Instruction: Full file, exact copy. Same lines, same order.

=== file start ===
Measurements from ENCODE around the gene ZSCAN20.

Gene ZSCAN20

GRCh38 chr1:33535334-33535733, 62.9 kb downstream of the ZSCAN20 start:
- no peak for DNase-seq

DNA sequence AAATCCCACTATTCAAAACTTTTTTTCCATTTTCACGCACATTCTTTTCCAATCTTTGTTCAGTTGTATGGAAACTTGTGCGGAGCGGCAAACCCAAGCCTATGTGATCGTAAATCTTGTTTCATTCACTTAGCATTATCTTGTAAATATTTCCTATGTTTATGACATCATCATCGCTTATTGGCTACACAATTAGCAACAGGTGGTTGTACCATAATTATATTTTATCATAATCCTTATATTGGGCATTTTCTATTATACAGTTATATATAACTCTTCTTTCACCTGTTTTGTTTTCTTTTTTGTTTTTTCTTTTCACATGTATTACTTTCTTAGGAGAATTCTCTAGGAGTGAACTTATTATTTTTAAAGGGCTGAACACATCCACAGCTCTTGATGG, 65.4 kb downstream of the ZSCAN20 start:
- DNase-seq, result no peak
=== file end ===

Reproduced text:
Measurements from ENCODE around the gene ZSCAN20.

Gene ZSCAN20

GRCh38 chr1:33535334-33535733, 62.9 kb downstream of the ZSCAN20 start:
- no peak for DNase-seq

DNA sequence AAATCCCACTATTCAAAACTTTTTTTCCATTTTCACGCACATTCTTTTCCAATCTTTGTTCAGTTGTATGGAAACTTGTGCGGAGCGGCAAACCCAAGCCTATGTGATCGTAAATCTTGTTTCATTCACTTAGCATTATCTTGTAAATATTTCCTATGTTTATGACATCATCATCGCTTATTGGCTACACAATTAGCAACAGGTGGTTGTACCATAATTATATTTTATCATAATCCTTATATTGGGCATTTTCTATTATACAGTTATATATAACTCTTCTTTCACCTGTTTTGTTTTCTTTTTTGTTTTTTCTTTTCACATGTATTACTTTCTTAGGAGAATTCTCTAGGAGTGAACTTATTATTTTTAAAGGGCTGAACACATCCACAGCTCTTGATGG, 65.4 kb downstream of the ZSCAN20 start:
- DNase-seq, result no peak